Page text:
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The restaurant with dynamic costing

illus: for TH  

A couple of cost accountants came together to start a restaurant. They made quite a few enquiries about the possible clientele, number of eateries around that area, offices nearby that would have both floating and regular customers. They then started it with as little fanfare as possible, to reduce overheads on advertisement costs. They decided that people who are hungry would themselves look for the signboard of an eatery and that would be sufficient advertisement.

They expected that given their reasonable and transparent pricing policy, they would have the advantage of word-of-mouth publicity, which does not cost the establishment anything.

For each dish on the menu, the quantity and the price, based on raw material costs, overheads such as rent, electricity, wages, possible leakages of revenue, breakage of china, loss of small cutlery, profit margin, leftovers and so on, were factored in. In fact, they took pride in making every possible expense being taken into account, making the costing of the merchandise strictly as per cost accountancy norms.

The first week was dull, except on opening day. They had made provision for a dull first week, and took it in their stride. Slowly, the clientele grew. One of the partners used to go to the market each day to buy perishables, of course from a wholesale market. But it was found that buying in quantity led to high levels of spoilage, so resorted to buying as per immediate requirement from the retail market.

But then they found that the prices in the market fluctuated on a daily basis. But they were supposed to offer a certain quantum of each item they sell in terms of size, thickness and quantity. Initially they resorted to asking the chef to reduce the diameter of the dosa and the thickness of the idli when the price of blackgram went up. Some regular customers started grumbling about the reduced size at the cash counter, while paying the bill.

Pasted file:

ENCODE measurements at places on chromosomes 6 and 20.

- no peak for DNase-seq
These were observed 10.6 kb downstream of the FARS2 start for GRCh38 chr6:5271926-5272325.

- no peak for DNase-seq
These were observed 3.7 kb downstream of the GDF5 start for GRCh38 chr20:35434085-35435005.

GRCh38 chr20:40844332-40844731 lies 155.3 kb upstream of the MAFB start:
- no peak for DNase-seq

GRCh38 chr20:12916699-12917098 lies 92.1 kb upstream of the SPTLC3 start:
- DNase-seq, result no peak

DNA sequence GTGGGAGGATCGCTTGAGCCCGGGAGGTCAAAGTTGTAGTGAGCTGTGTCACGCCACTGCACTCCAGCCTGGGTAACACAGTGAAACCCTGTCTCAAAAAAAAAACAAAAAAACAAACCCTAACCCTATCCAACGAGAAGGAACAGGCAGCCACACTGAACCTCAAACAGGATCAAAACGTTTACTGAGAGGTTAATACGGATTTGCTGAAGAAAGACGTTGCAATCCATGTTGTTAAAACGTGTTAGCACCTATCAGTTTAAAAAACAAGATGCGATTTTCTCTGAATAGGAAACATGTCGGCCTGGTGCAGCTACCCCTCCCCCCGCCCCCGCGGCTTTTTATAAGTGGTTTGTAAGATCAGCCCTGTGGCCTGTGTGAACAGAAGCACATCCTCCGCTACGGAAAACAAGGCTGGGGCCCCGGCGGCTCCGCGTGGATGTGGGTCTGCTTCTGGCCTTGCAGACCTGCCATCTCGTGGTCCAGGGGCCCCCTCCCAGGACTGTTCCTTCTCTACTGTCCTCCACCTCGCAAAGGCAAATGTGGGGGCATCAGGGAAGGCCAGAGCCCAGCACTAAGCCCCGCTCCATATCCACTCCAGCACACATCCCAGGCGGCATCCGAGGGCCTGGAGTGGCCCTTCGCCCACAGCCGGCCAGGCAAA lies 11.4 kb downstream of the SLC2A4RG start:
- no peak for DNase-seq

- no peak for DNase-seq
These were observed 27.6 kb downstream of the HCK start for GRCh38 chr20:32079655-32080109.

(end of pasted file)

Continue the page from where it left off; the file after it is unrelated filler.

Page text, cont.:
They discussed this at their meeting that night before the eatery closed for the day. Instead of reducing the size, they thought that they could have dynamic pricing, as the airlines, even the railways, now do. They put up a notice that the prices of individual items would be set on a dynamic basis, and would vary according to the wholesale price index, and adjusted to the nearest rupee in view of the problem with small change. Each day the customer was given a menu that showed the dynamic rates for the day. There was a proviso that these were subject to change without notice even on intra-day transactions if there was any change in the circumstances.

One day there was an autorickshaw strike, which necessitated taking a cab to bring vegetables, fish, meat and eggs. Correspondingly, the menu was displaying the changed, higher prices.

As far as cost accountancy norms went this system was very satisfactory, but the clientele was equally dynamic, and soon enough they looked for other eateries that had static prices, at least on a longer-term basis.

The cost accountants were left breaking their heads as to what went wrong, before their establishment closed its doors permanently.

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Printable version | Jun 18, 2021 7:31:39 AM |

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